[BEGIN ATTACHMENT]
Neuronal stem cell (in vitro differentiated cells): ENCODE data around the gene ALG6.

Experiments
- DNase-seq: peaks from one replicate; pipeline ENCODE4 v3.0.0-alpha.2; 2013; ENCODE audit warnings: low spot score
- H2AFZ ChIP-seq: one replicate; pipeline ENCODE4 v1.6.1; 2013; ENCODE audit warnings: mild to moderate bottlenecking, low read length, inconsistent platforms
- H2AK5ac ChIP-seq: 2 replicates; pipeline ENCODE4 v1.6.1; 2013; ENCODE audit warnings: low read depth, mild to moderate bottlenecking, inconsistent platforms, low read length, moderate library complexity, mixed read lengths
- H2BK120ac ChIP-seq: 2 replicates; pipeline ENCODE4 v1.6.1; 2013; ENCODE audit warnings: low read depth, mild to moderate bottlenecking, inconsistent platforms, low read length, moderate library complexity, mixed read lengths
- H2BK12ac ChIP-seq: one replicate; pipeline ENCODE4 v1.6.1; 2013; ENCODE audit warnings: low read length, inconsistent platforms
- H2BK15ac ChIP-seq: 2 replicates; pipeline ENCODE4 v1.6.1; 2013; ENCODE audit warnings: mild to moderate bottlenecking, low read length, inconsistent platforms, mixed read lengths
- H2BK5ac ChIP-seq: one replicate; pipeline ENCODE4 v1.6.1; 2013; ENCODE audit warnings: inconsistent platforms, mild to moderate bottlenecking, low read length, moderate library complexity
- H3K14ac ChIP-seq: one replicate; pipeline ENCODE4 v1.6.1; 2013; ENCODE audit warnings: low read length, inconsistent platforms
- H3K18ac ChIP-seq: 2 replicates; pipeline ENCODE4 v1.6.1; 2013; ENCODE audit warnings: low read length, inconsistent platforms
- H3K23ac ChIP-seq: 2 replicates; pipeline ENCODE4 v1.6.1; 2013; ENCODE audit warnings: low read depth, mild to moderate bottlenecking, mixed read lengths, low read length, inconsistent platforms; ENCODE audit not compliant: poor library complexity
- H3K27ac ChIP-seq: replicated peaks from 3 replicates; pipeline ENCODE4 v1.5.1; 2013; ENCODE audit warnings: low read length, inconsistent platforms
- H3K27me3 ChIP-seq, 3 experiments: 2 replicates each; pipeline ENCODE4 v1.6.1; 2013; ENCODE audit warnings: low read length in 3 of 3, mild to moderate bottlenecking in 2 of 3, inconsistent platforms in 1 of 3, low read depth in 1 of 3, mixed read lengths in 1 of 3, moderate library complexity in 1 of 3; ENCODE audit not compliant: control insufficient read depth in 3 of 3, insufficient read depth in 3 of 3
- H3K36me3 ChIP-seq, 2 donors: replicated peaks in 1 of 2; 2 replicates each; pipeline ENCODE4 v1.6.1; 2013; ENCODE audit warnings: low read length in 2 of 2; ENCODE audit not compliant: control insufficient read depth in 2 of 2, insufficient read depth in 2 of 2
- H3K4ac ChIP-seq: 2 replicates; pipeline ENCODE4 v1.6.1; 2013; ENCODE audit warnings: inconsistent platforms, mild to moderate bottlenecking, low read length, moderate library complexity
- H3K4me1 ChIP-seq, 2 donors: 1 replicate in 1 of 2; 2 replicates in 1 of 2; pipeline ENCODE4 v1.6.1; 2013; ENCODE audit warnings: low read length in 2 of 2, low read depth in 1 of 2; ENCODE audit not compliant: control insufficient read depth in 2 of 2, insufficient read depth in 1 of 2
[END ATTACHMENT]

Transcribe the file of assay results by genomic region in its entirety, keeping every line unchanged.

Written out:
Neuronal stem cell (in vitro differentiated cells): ENCODE data around the gene ALG6.

Experiments
- DNase-seq: peaks from one replicate; pipeline ENCODE4 v3.0.0-alpha.2; 2013; ENCODE audit warnings: low spot score
- H2AFZ ChIP-seq: one replicate; pipeline ENCODE4 v1.6.1; 2013; ENCODE audit warnings: mild to moderate bottlenecking, low read length, inconsistent platforms
- H2AK5ac ChIP-seq: 2 replicates; pipeline ENCODE4 v1.6.1; 2013; ENCODE audit warnings: low read depth, mild to moderate bottlenecking, inconsistent platforms, low read length, moderate library complexity, mixed read lengths
- H2BK120ac ChIP-seq: 2 replicates; pipeline ENCODE4 v1.6.1; 2013; ENCODE audit warnings: low read depth, mild to moderate bottlenecking, inconsistent platforms, low read length, moderate library complexity, mixed read lengths
- H2BK12ac ChIP-seq: one replicate; pipeline ENCODE4 v1.6.1; 2013; ENCODE audit warnings: low read length, inconsistent platforms
- H2BK15ac ChIP-seq: 2 replicates; pipeline ENCODE4 v1.6.1; 2013; ENCODE audit warnings: mild to moderate bottlenecking, low read length, inconsistent platforms, mixed read lengths
- H2BK5ac ChIP-seq: one replicate; pipeline ENCODE4 v1.6.1; 2013; ENCODE audit warnings: inconsistent platforms, mild to moderate bottlenecking, low read length, moderate library complexity
- H3K14ac ChIP-seq: one replicate; pipeline ENCODE4 v1.6.1; 2013; ENCODE audit warnings: low read length, inconsistent platforms
- H3K18ac ChIP-seq: 2 replicates; pipeline ENCODE4 v1.6.1; 2013; ENCODE audit warnings: low read length, inconsistent platforms
- H3K23ac ChIP-seq: 2 replicates; pipeline ENCODE4 v1.6.1; 2013; ENCODE audit warnings: low read depth, mild to moderate bottlenecking, mixed read lengths, low read length, inconsistent platforms; ENCODE audit not compliant: poor library complexity
- H3K27ac ChIP-seq: replicated peaks from 3 replicates; pipeline ENCODE4 v1.5.1; 2013; ENCODE audit warnings: low read length, inconsistent platforms
- H3K27me3 ChIP-seq, 3 experiments: 2 replicates each; pipeline ENCODE4 v1.6.1; 2013; ENCODE audit warnings: low read length in 3 of 3, mild to moderate bottlenecking in 2 of 3, inconsistent platforms in 1 of 3, low read depth in 1 of 3, mixed read lengths in 1 of 3, moderate library complexity in 1 of 3; ENCODE audit not compliant: control insufficient read depth in 3 of 3, insufficient read depth in 3 of 3
- H3K36me3 ChIP-seq, 2 donors: replicated peaks in 1 of 2; 2 replicates each; pipeline ENCODE4 v1.6.1; 2013; ENCODE audit warnings: low read length in 2 of 2; ENCODE audit not compliant: control insufficient read depth in 2 of 2, insufficient read depth in 2 of 2
- H3K4ac ChIP-seq: 2 replicates; pipeline ENCODE4 v1.6.1; 2013; ENCODE audit warnings: inconsistent platforms, mild to moderate bottlenecking, low read length, moderate library complexity
- H3K4me1 ChIP-seq, 2 donors: 1 replicate in 1 of 2; 2 replicates in 1 of 2; pipeline ENCODE4 v1.6.1; 2013; ENCODE audit warnings: low read length in 2 of 2, low read depth in 1 of 2; ENCODE audit not compliant: control insufficient read depth in 2 of 2, insufficient read depth in 1 of 2